The difference between being hired and being helpful.
One summer in Northern California, I started my first business as an 11-year-old kid.
It was a partnership, really.
Me and my friend Toby Gerfen, pushed a lawn mower around from house to house asking for $5 to mow lawns for homeowners.
In about 2 hours that business partnership dissolved (along with lots of other things in the 100 degree plus heat of Redding California)
No one took us up on our offer.
So after two hours, I went home to sit in the air conditioning and left Toby to push the lawnmower by himself to ask for business.
Then Toby came to my house after about 20 minutes after we parted.
He had gone next door to the small apartment complex next to my house.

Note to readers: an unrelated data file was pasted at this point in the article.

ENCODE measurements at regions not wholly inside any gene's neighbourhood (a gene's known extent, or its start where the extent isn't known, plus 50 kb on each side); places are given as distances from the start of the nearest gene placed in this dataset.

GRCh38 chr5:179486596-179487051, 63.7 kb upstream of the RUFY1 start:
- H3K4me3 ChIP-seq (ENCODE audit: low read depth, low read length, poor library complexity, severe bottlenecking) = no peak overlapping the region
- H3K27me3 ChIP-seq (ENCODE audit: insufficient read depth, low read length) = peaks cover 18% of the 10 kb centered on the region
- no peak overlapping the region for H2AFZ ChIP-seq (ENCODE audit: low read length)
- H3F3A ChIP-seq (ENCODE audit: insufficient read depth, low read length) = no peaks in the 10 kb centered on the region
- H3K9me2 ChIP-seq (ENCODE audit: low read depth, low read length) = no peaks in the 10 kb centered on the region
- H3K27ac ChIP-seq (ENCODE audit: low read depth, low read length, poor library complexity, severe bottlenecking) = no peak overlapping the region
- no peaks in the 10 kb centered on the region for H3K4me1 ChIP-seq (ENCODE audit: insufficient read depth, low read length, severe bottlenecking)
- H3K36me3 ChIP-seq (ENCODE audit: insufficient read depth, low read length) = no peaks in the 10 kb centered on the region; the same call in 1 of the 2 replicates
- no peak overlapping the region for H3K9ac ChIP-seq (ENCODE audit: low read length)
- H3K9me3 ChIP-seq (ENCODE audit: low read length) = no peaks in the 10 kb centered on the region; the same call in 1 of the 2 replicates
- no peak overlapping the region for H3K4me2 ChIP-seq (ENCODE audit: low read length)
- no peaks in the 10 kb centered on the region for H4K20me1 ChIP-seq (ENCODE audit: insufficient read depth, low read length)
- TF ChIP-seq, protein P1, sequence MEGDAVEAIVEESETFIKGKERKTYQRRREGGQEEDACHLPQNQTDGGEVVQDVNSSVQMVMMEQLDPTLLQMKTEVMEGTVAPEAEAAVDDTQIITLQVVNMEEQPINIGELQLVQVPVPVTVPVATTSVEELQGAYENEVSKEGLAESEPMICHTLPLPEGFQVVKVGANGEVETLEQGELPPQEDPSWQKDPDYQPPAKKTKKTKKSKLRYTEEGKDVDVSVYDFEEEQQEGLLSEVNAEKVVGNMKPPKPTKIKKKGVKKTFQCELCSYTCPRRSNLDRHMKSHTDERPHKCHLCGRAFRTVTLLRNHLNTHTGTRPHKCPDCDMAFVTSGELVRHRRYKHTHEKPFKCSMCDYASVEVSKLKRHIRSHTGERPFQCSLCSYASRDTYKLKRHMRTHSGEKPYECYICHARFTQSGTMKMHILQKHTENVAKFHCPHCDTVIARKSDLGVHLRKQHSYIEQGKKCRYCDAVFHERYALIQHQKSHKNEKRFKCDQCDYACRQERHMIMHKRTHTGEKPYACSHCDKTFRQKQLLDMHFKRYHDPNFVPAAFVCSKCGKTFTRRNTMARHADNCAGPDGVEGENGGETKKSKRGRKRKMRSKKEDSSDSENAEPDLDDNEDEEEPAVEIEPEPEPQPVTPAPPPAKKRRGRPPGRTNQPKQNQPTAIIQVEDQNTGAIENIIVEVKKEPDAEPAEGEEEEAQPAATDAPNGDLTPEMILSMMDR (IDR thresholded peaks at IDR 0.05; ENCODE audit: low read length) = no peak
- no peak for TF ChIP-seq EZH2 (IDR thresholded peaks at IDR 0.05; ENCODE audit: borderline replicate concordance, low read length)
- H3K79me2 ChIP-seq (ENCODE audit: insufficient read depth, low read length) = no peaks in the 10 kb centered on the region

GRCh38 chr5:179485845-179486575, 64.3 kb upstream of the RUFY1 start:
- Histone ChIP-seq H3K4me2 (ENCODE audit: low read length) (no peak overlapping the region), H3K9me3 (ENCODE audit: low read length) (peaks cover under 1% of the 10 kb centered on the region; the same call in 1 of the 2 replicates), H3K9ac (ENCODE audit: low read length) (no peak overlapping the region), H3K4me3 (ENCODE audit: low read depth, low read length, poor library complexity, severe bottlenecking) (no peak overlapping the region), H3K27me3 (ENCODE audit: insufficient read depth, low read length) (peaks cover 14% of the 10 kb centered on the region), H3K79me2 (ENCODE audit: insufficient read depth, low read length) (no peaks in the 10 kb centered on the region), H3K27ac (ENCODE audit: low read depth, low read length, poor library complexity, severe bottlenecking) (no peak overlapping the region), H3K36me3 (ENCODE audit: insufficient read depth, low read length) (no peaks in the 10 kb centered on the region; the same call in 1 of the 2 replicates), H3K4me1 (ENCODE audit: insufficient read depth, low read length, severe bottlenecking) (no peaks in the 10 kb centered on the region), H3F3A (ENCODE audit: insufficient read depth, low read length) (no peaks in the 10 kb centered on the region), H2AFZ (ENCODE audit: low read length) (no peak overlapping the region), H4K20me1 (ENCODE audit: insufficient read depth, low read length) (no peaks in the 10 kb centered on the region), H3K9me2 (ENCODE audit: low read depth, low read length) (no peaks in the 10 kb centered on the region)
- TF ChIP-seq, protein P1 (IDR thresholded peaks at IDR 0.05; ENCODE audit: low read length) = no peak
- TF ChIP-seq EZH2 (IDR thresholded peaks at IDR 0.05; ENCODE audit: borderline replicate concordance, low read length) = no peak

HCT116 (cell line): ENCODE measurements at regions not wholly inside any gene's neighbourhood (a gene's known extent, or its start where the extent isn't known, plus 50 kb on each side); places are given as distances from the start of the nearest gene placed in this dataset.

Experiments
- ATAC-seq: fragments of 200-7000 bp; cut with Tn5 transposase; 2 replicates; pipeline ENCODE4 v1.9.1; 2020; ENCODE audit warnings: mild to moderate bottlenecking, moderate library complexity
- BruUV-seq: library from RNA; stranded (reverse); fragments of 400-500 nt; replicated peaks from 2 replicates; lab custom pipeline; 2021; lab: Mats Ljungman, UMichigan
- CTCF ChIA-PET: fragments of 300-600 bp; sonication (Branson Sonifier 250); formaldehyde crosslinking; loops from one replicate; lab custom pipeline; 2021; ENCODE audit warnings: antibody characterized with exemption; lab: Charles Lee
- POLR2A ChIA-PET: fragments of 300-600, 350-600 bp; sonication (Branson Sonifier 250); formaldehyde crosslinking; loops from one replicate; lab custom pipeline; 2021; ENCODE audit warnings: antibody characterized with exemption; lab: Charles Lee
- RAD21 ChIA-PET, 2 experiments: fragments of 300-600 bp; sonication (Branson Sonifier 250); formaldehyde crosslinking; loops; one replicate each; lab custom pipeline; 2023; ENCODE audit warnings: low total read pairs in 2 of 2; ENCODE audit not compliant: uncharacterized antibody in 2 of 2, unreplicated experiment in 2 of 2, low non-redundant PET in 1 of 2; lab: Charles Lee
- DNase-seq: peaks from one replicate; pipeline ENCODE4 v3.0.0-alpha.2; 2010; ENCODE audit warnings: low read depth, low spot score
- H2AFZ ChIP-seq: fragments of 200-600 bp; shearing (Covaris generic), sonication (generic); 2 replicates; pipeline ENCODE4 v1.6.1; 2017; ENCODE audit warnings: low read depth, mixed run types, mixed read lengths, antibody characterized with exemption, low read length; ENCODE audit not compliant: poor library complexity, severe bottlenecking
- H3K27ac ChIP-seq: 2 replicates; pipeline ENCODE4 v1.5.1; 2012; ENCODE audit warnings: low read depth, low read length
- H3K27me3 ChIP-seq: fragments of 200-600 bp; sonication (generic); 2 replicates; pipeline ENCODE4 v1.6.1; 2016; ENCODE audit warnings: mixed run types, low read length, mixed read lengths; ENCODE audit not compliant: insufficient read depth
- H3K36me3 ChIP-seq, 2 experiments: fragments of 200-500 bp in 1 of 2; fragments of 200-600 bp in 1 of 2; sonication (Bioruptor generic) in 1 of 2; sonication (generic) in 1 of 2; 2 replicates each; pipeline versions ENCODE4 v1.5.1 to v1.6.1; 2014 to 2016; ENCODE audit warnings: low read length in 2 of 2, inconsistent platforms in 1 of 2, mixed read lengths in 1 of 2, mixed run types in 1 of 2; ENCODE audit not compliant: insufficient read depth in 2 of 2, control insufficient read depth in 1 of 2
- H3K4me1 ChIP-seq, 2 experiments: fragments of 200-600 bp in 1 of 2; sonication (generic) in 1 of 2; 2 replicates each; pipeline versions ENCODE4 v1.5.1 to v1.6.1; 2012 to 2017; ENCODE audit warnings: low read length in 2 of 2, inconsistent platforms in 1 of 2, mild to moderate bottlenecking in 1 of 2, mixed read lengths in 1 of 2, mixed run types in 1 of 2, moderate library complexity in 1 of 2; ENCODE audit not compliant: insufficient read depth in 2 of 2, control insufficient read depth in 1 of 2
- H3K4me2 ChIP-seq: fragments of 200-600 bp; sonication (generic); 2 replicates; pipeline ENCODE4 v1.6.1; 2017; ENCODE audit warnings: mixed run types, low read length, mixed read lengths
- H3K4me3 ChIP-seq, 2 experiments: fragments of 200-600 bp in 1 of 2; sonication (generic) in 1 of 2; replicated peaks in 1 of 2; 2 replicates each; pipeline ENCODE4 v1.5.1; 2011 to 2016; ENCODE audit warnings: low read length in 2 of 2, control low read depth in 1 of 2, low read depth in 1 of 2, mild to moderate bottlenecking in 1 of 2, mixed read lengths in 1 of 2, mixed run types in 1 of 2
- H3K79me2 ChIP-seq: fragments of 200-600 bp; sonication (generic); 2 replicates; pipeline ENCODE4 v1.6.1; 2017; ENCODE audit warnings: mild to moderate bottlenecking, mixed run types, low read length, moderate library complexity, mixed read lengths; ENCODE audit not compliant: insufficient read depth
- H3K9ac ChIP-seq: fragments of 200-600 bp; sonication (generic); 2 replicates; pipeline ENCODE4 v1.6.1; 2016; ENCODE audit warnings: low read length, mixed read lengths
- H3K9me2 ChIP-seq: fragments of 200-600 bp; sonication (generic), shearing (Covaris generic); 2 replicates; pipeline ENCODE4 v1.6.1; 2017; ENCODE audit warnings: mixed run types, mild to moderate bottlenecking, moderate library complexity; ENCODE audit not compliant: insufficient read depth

He did not get the $5 we were looking for.
Toby got a weekly deal to mow that complex for $20!
It never occurred to me that we were doing it wrong.
Homeowners thought mowing their lawn was part of the ‘pride’ of owning a home.
The apartment manager Toby asked, saw it as a burden to mow all the lawns.
It is the same lesson now that I learned as a kid.
If people don’t see their needs as a problem, they will never hire you.
No matter if you have a great 8-week program, lots of testimonials, an active Facebook group, or a lawnmower ready to go.
Find people who have problems you can solve.
Let them know you are there to serve them.
Sign them up.
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